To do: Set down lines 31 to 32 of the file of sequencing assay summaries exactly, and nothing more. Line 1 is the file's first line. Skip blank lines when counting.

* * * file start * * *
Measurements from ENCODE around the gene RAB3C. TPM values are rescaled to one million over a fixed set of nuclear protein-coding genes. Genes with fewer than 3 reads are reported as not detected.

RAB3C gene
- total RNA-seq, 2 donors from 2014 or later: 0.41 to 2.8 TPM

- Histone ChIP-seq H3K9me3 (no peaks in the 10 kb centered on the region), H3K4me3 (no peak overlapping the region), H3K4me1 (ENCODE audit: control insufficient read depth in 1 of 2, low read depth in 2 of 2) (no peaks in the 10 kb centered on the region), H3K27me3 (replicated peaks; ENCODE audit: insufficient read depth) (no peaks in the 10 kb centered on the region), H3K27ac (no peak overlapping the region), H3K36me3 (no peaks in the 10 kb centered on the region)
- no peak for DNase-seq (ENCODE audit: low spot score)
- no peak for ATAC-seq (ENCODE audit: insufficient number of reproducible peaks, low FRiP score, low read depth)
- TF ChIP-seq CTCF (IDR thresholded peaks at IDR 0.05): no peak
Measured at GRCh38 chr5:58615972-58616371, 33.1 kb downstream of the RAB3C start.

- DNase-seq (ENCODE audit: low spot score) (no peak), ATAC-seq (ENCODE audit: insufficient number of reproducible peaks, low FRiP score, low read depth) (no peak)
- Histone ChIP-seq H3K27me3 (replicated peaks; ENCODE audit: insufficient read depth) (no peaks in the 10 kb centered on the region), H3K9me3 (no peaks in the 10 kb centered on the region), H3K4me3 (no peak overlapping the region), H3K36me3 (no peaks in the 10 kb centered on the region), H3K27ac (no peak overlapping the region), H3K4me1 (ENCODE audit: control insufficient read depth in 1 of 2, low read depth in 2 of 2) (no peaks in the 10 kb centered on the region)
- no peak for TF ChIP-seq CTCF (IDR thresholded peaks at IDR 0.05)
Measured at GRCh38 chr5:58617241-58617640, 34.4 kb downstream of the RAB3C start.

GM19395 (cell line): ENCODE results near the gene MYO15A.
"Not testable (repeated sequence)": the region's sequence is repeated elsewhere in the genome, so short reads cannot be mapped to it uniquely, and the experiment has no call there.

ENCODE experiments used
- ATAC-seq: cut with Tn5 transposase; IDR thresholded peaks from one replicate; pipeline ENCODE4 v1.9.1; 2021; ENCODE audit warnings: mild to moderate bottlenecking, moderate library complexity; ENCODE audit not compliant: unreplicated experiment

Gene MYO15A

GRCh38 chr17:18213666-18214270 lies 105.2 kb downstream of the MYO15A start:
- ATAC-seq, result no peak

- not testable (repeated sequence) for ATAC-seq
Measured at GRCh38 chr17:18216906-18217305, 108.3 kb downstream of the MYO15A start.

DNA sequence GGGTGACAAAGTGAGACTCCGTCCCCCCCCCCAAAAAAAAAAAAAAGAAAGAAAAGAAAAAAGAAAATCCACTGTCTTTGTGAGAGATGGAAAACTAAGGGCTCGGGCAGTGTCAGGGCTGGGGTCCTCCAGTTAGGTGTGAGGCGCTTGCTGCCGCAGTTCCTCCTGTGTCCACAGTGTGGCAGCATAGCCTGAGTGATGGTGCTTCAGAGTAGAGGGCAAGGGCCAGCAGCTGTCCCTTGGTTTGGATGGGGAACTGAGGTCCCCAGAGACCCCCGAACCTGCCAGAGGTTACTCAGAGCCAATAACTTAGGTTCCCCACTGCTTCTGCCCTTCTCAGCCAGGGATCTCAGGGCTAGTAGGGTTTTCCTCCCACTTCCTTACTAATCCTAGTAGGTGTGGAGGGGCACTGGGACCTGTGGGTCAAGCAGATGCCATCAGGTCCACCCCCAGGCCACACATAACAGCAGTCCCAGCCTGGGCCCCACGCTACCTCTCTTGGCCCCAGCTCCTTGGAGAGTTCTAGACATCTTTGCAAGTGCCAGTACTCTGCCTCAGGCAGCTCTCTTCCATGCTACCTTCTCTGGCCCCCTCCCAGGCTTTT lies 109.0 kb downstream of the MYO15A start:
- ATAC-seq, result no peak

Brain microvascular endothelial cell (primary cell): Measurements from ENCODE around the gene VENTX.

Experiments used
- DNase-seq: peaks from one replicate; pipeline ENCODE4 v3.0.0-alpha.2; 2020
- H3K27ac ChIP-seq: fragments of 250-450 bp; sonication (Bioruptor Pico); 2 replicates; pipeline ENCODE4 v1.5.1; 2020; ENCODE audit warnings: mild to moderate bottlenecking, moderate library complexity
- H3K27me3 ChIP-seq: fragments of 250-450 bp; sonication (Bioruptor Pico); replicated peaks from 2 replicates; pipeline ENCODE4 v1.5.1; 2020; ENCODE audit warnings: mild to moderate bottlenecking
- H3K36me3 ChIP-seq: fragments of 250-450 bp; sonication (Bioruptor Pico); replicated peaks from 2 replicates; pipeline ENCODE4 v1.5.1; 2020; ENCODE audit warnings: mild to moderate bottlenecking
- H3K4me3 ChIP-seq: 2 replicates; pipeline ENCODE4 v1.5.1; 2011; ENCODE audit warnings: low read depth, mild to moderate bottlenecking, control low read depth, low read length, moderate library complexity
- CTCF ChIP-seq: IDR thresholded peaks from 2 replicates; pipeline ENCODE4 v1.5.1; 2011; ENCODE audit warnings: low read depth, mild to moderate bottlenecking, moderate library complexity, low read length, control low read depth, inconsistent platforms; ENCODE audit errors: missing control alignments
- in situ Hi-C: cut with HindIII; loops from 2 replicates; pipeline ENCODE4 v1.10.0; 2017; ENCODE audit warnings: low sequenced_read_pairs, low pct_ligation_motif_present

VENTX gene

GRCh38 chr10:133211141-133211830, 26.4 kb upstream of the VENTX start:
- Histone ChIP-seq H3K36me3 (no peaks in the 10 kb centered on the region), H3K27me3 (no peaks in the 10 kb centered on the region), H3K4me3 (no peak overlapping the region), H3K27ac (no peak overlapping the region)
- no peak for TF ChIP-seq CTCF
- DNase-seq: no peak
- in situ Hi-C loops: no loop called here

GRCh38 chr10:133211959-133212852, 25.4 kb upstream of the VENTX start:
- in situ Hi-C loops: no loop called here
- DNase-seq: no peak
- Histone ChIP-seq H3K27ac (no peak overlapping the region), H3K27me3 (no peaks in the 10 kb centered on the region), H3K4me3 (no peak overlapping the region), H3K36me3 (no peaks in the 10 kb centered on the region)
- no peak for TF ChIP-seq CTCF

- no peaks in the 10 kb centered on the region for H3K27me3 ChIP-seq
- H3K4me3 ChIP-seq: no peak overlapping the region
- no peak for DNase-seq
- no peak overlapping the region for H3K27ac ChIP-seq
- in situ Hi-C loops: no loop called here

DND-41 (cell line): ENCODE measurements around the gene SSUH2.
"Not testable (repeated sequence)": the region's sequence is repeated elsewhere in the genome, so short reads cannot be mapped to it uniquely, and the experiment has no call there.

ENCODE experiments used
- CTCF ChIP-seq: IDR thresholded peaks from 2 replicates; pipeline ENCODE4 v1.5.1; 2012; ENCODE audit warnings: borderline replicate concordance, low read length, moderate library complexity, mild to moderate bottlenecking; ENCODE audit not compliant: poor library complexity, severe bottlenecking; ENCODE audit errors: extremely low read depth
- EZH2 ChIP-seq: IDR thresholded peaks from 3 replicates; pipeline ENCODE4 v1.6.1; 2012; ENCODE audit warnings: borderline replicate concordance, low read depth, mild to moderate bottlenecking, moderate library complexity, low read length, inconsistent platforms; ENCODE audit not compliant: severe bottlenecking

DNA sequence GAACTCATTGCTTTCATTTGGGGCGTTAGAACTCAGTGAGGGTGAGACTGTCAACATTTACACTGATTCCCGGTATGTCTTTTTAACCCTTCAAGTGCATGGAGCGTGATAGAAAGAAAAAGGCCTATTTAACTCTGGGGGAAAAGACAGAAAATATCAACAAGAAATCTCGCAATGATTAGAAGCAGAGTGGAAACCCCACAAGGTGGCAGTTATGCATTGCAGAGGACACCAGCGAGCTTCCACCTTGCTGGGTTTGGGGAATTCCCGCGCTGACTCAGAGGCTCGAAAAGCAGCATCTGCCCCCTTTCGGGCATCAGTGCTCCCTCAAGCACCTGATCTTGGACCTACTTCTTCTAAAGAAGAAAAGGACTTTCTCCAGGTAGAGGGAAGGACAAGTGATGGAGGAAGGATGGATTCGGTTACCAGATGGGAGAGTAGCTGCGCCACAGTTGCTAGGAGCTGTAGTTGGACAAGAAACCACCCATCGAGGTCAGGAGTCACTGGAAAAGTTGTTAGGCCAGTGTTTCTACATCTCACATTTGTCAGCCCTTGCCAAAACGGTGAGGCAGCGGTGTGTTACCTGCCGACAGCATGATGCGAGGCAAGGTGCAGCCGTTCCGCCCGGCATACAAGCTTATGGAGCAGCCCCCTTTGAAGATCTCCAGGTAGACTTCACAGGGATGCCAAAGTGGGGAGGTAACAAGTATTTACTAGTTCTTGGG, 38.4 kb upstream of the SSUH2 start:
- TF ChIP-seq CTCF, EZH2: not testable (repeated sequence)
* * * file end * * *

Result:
- CTCF ChIP-seq: IDR thresholded peaks from 2 replicates; pipeline ENCODE4 v1.5.1; 2011; ENCODE audit warnings: low read depth, mild to moderate bottlenecking, moderate library complexity, low read length, control low read depth, inconsistent platforms; ENCODE audit errors: missing control alignments
- in situ Hi-C: cut with HindIII; loops from 2 replicates; pipeline ENCODE4 v1.10.0; 2017; ENCODE audit warnings: low sequenced_read_pairs, low pct_ligation_motif_present